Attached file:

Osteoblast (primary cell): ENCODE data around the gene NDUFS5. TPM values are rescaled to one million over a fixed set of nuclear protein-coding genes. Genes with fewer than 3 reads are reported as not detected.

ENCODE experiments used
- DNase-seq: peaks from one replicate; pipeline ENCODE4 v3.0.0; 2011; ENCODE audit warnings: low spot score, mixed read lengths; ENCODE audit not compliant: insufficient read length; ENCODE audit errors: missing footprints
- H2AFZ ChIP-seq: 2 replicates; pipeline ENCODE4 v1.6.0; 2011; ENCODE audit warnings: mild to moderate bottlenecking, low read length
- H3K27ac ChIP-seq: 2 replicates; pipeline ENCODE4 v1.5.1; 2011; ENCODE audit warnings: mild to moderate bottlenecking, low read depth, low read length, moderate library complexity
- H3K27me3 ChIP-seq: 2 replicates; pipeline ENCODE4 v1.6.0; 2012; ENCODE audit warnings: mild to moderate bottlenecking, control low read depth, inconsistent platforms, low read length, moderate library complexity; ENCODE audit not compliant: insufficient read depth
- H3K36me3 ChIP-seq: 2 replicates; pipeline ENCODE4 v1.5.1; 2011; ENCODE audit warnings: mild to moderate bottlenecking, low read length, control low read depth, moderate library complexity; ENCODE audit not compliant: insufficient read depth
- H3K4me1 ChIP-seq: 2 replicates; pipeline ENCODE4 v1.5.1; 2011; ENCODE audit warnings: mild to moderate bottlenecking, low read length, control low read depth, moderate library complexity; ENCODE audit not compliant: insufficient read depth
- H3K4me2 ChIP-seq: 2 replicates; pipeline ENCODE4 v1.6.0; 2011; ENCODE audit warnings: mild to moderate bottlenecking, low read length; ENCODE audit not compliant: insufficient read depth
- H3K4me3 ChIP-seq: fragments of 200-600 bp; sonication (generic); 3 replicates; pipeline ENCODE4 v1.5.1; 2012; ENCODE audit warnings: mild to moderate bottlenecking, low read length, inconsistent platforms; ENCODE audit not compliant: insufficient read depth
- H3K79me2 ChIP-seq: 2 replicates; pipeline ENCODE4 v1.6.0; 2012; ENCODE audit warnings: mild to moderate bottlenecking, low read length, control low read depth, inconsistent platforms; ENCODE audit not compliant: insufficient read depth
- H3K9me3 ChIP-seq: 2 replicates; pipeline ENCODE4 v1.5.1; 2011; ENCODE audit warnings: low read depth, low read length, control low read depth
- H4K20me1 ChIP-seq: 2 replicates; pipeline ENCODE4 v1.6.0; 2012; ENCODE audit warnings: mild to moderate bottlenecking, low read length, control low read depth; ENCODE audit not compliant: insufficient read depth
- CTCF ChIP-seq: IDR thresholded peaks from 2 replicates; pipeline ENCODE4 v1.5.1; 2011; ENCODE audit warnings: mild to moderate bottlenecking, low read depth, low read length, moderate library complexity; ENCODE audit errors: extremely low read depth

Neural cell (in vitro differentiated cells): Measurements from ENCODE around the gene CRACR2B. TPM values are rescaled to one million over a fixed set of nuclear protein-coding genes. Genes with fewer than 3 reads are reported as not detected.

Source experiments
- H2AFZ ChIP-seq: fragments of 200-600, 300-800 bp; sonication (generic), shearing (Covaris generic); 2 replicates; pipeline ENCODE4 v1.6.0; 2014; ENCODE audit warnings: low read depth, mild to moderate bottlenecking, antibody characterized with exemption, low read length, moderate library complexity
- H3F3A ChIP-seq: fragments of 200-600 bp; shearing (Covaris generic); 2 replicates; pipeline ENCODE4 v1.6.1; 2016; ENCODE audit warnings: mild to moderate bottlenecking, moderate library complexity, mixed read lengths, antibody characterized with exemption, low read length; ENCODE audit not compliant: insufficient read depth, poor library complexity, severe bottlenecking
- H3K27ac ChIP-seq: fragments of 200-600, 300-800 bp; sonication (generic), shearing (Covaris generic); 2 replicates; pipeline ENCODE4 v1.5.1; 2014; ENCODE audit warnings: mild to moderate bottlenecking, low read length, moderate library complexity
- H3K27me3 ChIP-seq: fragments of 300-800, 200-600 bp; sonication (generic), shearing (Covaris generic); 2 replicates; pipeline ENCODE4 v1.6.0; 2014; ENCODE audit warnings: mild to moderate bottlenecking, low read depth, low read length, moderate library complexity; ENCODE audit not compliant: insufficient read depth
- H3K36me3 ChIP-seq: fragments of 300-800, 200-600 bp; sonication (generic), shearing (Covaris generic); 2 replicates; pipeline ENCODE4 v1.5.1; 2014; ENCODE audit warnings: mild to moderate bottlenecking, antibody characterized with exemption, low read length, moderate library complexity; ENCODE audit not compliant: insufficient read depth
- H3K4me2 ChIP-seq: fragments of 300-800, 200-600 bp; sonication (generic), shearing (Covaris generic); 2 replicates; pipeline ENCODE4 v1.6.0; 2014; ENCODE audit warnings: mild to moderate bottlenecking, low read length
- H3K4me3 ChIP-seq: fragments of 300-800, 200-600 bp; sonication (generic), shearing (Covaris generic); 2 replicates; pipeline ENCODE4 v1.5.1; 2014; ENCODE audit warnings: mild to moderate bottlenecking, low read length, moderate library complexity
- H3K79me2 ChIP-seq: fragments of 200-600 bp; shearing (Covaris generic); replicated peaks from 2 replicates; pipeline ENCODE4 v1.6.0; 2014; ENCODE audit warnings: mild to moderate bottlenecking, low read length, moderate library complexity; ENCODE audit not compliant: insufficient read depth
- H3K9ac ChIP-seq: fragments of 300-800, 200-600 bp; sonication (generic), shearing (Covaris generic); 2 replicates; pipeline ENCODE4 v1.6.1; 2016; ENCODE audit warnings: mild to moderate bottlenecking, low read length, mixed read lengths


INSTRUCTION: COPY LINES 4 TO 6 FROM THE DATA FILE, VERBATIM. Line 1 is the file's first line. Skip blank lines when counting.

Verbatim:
- H2AFZ ChIP-seq: 2 replicates; pipeline ENCODE4 v1.6.0; 2011; ENCODE audit warnings: mild to moderate bottlenecking, low read length
- H3K27ac ChIP-seq: 2 replicates; pipeline ENCODE4 v1.5.1; 2011; ENCODE audit warnings: mild to moderate bottlenecking, low read depth, low read length, moderate library complexity
- H3K27me3 ChIP-seq: 2 replicates; pipeline ENCODE4 v1.6.0; 2012; ENCODE audit warnings: mild to moderate bottlenecking, control low read depth, inconsistent platforms, low read length, moderate library complexity; ENCODE audit not compliant: insufficient read depth